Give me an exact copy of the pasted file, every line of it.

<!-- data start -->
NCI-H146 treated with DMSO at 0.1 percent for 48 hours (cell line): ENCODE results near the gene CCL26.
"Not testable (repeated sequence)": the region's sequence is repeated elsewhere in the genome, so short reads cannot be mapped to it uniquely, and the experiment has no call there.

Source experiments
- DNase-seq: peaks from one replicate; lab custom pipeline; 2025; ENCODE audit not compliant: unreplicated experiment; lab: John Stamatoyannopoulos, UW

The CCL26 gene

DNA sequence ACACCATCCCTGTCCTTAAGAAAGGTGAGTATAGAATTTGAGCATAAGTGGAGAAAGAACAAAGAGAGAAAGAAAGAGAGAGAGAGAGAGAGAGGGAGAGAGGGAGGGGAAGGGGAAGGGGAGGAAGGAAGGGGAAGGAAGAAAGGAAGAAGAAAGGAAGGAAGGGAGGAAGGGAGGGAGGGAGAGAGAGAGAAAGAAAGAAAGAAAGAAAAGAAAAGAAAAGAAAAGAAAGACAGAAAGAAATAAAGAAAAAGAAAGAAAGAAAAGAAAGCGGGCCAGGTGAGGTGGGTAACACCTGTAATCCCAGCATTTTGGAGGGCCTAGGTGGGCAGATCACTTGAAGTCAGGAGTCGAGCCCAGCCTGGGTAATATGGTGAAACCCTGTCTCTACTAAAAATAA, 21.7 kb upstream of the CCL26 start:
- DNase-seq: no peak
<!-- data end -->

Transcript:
NCI-H146 treated with DMSO at 0.1 percent for 48 hours (cell line): ENCODE results near the gene CCL26.
"Not testable (repeated sequence)": the region's sequence is repeated elsewhere in the genome, so short reads cannot be mapped to it uniquely, and the experiment has no call there.

Source experiments
- DNase-seq: peaks from one replicate; lab custom pipeline; 2025; ENCODE audit not compliant: unreplicated experiment; lab: John Stamatoyannopoulos, UW

The CCL26 gene

DNA sequence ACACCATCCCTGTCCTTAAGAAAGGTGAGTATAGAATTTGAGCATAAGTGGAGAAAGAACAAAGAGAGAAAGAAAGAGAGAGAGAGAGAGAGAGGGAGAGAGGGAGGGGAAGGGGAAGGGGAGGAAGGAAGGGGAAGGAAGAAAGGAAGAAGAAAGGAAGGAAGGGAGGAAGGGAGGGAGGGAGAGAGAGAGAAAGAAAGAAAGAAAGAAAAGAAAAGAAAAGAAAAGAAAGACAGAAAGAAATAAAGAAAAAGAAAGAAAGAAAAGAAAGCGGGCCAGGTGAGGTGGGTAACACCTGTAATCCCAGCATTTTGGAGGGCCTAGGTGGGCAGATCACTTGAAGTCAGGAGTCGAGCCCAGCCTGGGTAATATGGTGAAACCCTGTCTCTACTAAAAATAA, 21.7 kb upstream of the CCL26 start:
- DNase-seq: no peak